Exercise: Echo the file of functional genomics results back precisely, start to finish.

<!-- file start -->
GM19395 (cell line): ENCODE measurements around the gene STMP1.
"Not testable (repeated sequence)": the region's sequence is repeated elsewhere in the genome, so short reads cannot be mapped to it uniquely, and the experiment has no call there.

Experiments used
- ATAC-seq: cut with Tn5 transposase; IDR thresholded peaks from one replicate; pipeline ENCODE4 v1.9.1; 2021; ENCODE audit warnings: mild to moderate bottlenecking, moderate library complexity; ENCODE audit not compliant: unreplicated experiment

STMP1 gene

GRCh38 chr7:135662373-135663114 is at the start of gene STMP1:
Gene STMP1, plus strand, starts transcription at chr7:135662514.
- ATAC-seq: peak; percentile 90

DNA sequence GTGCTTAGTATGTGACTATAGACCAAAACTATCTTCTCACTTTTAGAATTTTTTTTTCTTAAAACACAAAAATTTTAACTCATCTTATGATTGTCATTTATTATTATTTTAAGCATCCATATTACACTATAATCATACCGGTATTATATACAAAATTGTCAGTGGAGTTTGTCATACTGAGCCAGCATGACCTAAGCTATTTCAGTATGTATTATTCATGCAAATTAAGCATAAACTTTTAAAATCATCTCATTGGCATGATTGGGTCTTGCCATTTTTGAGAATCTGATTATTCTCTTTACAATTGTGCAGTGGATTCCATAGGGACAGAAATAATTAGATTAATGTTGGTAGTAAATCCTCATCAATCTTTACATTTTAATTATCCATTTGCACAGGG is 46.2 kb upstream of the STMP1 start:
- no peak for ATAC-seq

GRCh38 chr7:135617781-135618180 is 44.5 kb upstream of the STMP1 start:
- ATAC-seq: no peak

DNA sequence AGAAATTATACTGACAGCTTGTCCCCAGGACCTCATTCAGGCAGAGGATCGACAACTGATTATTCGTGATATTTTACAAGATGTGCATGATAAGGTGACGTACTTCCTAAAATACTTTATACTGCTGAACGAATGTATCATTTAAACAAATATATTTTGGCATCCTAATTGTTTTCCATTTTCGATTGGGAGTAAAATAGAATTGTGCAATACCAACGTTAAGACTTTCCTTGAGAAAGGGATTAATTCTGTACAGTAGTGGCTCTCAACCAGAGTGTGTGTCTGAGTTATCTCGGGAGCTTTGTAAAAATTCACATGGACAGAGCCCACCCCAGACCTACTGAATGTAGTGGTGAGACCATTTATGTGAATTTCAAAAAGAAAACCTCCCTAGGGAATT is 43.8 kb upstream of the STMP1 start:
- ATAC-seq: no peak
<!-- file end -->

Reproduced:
GM19395 (cell line): ENCODE measurements around the gene STMP1.
"Not testable (repeated sequence)": the region's sequence is repeated elsewhere in the genome, so short reads cannot be mapped to it uniquely, and the experiment has no call there.

Experiments used
- ATAC-seq: cut with Tn5 transposase; IDR thresholded peaks from one replicate; pipeline ENCODE4 v1.9.1; 2021; ENCODE audit warnings: mild to moderate bottlenecking, moderate library complexity; ENCODE audit not compliant: unreplicated experiment

STMP1 gene

GRCh38 chr7:135662373-135663114 is at the start of gene STMP1:
Gene STMP1, plus strand, starts transcription at chr7:135662514.
- ATAC-seq: peak; percentile 90

DNA sequence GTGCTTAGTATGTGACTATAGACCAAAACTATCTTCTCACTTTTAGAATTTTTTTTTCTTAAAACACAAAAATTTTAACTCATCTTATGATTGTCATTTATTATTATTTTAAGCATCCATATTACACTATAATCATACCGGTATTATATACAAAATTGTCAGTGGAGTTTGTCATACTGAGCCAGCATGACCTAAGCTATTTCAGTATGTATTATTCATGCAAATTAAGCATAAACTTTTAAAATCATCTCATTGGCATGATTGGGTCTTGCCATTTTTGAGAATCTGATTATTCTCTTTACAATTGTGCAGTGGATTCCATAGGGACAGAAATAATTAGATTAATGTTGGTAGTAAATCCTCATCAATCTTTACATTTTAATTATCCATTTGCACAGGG is 46.2 kb upstream of the STMP1 start:
- no peak for ATAC-seq

GRCh38 chr7:135617781-135618180 is 44.5 kb upstream of the STMP1 start:
- ATAC-seq: no peak

DNA sequence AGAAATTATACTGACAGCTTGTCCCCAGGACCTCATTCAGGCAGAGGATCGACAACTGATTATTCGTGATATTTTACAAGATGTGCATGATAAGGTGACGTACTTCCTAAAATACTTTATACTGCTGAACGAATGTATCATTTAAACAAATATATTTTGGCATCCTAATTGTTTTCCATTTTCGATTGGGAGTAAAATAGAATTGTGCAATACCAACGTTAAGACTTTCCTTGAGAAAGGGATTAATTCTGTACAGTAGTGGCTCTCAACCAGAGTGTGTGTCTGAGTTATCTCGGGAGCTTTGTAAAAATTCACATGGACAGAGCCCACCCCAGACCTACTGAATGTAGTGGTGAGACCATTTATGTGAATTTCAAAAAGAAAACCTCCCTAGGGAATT is 43.8 kb upstream of the STMP1 start:
- ATAC-seq: no peak